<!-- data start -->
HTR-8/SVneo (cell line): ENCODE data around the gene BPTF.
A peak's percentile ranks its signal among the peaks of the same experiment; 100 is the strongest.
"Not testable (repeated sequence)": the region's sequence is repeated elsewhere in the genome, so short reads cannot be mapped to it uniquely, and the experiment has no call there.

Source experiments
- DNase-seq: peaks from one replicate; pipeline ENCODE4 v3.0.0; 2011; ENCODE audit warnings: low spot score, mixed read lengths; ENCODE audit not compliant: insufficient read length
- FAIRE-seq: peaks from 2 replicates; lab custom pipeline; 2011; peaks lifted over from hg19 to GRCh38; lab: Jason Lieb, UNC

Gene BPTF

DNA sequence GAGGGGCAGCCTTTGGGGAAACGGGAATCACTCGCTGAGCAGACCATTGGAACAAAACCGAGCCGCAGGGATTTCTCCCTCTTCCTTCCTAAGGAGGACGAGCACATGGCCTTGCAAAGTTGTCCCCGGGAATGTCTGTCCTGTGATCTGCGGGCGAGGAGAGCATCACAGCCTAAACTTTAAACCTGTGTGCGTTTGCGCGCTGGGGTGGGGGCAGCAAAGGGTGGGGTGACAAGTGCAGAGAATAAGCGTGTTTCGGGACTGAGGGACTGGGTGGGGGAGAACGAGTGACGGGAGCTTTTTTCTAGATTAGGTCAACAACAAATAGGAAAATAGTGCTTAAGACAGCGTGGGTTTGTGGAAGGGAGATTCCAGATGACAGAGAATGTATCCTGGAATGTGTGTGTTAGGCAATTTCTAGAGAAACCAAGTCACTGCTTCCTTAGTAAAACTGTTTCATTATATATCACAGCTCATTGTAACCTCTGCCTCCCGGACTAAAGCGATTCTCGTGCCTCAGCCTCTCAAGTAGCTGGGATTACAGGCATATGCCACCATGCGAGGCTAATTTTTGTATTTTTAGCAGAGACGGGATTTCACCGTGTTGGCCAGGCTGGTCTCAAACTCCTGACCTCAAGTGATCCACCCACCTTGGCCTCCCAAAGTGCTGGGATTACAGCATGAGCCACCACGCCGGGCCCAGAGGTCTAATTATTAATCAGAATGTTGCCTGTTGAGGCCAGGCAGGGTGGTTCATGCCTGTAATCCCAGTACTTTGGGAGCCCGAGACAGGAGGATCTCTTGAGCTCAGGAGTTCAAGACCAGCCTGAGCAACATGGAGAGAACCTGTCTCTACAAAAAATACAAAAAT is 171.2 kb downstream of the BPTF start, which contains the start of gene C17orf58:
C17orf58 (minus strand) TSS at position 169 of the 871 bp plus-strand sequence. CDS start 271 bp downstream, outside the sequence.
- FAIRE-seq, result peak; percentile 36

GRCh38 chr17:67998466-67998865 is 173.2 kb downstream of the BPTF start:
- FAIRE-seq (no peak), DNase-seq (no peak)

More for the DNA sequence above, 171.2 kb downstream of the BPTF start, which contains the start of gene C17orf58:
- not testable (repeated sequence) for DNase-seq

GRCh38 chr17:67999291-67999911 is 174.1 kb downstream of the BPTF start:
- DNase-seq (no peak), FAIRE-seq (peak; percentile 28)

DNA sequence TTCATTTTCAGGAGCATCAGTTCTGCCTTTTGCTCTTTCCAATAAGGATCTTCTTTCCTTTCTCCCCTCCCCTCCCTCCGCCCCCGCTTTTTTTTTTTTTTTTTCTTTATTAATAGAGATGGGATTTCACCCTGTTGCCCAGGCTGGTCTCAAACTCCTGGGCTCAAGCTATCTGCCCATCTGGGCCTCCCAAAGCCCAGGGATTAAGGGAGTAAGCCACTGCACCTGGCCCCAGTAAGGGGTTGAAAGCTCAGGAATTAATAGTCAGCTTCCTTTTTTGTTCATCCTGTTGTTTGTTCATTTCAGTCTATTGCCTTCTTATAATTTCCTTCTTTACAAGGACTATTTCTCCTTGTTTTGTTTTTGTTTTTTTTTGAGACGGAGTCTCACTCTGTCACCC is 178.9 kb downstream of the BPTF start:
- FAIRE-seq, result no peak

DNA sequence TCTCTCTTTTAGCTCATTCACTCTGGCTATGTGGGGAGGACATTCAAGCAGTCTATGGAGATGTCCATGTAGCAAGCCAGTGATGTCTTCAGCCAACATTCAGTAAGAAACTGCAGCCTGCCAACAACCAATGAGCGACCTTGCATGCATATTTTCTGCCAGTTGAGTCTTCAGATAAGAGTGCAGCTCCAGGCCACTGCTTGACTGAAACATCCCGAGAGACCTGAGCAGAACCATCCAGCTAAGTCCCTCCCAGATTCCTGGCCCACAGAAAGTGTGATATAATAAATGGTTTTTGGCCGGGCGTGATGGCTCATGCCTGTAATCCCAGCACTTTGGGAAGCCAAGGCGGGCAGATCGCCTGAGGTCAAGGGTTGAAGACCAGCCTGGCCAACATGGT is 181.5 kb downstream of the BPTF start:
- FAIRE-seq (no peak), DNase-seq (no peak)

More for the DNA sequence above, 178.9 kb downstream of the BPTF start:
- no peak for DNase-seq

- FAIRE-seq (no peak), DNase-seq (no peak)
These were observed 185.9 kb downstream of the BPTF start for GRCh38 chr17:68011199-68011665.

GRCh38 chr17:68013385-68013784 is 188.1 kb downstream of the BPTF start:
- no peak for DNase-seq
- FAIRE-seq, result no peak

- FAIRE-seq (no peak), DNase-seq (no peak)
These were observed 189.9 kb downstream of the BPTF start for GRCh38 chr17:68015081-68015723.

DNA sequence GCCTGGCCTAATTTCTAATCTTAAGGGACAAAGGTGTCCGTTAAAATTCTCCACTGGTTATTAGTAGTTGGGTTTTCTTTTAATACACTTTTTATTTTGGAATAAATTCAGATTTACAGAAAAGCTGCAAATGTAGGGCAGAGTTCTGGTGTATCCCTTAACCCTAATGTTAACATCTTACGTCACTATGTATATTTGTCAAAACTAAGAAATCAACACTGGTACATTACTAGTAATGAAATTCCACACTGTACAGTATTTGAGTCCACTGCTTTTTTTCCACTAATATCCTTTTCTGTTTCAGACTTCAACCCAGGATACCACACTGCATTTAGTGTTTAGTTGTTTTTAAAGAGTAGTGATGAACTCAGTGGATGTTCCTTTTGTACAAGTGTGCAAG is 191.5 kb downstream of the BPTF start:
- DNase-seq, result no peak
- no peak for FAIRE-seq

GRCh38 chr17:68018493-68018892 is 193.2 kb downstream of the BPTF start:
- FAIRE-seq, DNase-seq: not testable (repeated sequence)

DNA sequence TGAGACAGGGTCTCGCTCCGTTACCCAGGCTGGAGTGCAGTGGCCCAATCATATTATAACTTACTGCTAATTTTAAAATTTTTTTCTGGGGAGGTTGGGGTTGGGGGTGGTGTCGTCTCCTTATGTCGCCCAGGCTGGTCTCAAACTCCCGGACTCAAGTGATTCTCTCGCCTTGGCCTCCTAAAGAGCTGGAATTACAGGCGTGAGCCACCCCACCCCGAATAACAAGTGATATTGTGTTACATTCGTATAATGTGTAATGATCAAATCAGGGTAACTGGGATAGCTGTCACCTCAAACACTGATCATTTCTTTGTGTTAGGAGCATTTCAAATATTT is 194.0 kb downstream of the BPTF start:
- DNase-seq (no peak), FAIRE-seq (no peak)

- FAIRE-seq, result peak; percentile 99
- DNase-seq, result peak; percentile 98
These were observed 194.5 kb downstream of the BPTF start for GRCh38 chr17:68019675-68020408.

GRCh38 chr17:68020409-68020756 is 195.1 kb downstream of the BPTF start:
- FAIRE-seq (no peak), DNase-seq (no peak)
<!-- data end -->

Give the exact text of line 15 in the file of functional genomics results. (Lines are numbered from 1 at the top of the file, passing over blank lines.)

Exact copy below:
GRCh38 chr17:67999291-67999911 is 174.1 kb downstream of the BPTF start: